This difficulty in controlling movement affects your child in many ways.
Motor control plays such an important role in your child’s daily life. For example, if she can’t run properly, she’ll have trouble playing with her friends. And if she can’t catch a ball, she’ll struggle with sports. More importantly, poor motor skills affect brain development because they are interconnected. For example, catching a ball trains her eyes and brain to respond to moving objects. And this ‘brain training’ surprisingly carries over into other functions like learning how to read. So, motor skill-challenges can indirectly affect your child’s ability to think, control impulses, make decisions, and more. And this, in turn, will affect her friendships, performance at school, and self-esteem.
As a parent, your goal will be to spot these motor skill issues early, and poor handwriting is often a useful clue.
With young children, writing by hand is still a key part of school life. And to write well, they’ll need to focus their attention, think clearly, and coordinate how their hands and fingers move. All three of these skills are affected by ADHD, so poor handwriting can be a valuable clue that there’s something to explore. Of course, there could be other reasons for poor handwriting (e.g., dysgraphia, dyslexia, developmental coordination disorder, etc.), so we don’t want to jump straight to ADHD. But it’s worth noting the link.
ADHD and motor skill issues can be frustrating, but there’s also hope.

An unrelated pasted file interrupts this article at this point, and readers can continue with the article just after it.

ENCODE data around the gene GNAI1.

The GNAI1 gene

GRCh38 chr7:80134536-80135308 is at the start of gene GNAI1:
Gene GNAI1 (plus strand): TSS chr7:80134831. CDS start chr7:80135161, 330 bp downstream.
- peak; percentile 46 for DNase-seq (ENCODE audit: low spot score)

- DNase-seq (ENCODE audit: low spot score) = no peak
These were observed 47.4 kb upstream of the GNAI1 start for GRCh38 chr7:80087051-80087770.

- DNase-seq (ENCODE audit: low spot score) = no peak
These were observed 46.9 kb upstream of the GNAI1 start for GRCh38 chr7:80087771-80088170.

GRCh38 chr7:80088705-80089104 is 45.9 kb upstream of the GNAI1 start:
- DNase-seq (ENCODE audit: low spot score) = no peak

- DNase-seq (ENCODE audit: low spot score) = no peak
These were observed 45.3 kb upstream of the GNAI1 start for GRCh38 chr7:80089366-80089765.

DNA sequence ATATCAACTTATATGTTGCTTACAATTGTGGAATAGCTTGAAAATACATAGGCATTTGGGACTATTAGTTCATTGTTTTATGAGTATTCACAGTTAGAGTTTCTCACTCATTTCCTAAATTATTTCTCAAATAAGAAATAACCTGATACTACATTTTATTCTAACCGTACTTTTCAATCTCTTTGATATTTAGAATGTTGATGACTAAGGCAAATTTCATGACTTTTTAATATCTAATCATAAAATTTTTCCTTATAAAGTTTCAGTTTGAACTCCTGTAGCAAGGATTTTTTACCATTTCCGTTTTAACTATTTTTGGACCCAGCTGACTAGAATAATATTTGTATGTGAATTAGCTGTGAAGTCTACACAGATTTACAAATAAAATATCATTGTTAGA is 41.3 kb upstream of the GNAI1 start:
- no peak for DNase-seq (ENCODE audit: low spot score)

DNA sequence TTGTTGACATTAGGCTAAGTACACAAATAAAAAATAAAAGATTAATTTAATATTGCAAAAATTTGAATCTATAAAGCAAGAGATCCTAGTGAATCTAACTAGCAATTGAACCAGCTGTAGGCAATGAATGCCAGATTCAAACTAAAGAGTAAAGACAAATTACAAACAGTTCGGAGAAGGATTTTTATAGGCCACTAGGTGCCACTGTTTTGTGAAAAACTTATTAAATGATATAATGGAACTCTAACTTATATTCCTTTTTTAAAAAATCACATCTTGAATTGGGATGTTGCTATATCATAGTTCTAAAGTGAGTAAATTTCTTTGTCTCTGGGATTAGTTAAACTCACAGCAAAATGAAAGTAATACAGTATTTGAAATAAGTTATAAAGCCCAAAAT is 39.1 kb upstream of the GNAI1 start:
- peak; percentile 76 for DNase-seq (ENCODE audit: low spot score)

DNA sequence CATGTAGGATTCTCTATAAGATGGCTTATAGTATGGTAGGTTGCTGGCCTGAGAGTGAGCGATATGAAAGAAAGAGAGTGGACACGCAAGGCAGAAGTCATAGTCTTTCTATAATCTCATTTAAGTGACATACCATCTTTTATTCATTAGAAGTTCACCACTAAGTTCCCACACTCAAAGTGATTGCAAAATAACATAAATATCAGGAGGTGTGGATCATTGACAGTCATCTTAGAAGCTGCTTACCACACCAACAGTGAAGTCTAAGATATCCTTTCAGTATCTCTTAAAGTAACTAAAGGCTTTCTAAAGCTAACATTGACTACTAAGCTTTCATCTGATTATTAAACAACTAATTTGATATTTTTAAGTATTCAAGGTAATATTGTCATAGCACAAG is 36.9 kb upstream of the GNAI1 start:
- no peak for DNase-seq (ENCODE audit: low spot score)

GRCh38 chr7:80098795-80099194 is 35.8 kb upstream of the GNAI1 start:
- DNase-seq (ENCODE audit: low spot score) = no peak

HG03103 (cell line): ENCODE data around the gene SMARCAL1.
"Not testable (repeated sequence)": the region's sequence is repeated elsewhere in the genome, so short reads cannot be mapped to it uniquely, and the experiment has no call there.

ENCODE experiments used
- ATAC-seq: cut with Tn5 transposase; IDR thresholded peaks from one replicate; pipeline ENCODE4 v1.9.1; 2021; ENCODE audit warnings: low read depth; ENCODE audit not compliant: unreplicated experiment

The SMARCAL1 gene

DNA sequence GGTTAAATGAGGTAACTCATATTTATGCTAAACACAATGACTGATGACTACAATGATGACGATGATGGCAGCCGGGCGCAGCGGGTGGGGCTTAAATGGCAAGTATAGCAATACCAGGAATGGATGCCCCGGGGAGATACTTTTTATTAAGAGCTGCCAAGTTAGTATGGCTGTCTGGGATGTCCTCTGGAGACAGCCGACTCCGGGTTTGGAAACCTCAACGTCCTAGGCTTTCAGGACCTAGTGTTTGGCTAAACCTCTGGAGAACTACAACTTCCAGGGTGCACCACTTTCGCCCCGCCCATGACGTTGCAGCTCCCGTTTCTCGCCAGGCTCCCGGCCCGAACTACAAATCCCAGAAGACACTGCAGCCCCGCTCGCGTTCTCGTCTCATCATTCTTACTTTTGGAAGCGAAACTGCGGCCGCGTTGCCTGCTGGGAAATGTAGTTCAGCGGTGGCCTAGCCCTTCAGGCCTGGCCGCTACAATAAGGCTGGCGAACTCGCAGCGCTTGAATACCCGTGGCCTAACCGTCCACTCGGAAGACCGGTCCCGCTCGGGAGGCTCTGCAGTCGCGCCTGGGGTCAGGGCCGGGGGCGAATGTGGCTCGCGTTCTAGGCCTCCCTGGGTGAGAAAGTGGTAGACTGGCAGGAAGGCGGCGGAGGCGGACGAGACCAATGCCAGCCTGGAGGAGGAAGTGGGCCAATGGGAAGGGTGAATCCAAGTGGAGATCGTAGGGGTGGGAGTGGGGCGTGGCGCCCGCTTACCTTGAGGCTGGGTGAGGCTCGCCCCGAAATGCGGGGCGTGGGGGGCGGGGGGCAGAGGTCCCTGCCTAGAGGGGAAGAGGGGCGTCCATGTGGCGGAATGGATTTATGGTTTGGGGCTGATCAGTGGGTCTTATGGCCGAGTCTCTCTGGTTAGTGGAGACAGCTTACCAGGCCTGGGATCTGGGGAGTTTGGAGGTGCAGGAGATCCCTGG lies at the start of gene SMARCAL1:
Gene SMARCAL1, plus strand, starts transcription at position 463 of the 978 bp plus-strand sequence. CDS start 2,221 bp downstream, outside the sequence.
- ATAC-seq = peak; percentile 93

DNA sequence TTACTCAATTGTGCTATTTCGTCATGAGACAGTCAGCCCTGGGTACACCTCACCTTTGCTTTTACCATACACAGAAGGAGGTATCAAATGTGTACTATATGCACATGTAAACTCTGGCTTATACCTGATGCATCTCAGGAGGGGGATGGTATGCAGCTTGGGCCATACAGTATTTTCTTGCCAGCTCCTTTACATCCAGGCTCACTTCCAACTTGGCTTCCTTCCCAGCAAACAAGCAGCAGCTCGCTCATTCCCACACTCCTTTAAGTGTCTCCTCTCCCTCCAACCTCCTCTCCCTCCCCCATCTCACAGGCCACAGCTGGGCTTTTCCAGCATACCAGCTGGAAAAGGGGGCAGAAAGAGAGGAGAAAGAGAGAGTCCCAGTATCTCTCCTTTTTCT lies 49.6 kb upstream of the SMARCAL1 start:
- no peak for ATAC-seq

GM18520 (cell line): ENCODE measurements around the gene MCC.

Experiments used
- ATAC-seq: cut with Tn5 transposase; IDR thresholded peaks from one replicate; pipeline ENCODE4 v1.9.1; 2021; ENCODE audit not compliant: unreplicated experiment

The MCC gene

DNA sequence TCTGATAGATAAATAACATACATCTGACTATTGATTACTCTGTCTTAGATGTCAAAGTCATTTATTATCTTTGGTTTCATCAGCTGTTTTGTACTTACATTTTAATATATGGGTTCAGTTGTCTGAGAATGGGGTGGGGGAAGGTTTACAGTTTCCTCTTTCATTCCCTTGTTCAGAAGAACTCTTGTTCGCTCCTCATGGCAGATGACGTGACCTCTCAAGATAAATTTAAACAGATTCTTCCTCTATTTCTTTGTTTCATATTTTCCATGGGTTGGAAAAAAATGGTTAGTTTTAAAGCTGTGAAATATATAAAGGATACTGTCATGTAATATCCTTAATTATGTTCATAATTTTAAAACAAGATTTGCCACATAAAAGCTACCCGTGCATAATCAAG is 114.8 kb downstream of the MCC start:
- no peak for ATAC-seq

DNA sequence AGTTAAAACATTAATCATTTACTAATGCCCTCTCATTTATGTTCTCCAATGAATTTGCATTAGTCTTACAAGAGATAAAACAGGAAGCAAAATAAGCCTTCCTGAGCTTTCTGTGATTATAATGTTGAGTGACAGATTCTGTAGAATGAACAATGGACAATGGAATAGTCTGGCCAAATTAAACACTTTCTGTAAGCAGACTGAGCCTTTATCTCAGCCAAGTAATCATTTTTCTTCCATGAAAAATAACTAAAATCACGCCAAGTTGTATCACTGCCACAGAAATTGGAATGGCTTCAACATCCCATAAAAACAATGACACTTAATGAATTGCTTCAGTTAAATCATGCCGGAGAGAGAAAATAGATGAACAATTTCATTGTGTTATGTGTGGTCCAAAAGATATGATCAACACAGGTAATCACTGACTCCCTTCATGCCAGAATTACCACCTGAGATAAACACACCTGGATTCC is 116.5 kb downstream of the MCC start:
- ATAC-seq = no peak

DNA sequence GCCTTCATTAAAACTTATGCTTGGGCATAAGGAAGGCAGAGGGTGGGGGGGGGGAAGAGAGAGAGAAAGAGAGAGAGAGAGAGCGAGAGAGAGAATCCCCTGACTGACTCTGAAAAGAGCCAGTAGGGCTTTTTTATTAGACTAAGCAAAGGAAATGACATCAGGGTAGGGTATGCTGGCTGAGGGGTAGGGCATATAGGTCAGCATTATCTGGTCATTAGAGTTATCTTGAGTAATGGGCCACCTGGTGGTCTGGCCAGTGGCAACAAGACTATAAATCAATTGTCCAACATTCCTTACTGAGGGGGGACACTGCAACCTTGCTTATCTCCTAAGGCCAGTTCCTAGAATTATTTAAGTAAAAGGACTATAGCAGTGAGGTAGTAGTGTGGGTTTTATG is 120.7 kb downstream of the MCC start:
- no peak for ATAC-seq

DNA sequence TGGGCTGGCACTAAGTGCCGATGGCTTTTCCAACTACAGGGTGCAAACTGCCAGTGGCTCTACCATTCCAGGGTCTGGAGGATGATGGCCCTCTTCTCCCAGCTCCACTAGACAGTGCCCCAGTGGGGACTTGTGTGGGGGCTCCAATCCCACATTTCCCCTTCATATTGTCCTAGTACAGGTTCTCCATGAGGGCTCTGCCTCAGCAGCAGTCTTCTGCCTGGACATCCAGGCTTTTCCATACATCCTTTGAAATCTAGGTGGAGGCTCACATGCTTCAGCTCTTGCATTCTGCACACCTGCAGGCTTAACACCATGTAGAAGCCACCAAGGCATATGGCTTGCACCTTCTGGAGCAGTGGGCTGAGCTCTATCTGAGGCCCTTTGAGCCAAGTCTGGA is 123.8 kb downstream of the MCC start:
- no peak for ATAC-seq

What’s most frustrating for parents is that there’s no one test to spot ADHD. Instead, psychologists piece together a diagnosis using observations they make and what parents and teachers report. And since the focus is on their child’s behaviour, parents sometimes feel like they’re to blame. This is where understanding the brain science behind ADHD helps. Experiments like the ‘mirrored’ finger sequence test (from earlier) show that there are biochemical differences in the brain of children with ADHD. And these differences affect their behaviour at an unconscious level, so neither parents nor children are ‘at fault’. What gives us hope is that there are ways to deal with these differences.
The best strategy to tackle ADHD and its related challenges is to help your child work around problem areas.
Ideally, you’ll want to contact a paediatrician for a thorough evaluation. After this, an occupational therapist can create a treatment plan for your child — usually, a mix of behaviour therapy and counselling. But there are things you can do at home as well, all revolving around ‘lifestyle change’ (i.e., learning to work around problem areas). So, if your child has poor handwriting, you can try and get her permission to use a keyboard at school or perhaps some extra time to finish any writing work. The idea is to accommodate her weaknesses so that she can focus on her strengths instead. For example, if she loves inventing stories but struggles to get them down on paper, you could both try taking turns to write. So, she’ll dictate the first sentence for you to jot down, write the second herself, dictate the third, and so on. This way, you’re taking the focus off the chore of writing and putting it on her remarkable creativity.
If you think your child needs help managing her ADHD and/or her motor skill challenges, consider contacting a specialist.
The Ed Psych Practice offers face-to-face and online assessments, consultation, advice, and problem-solving strategies for parents, nurseries, schools, and colleges in London. We have psychologists, paediatricians and therapists who can help assess your child and offer guidance and support.
- Phone: +44 (0) 78 3344 7356
- E-mail: Office@TheEdPsych.com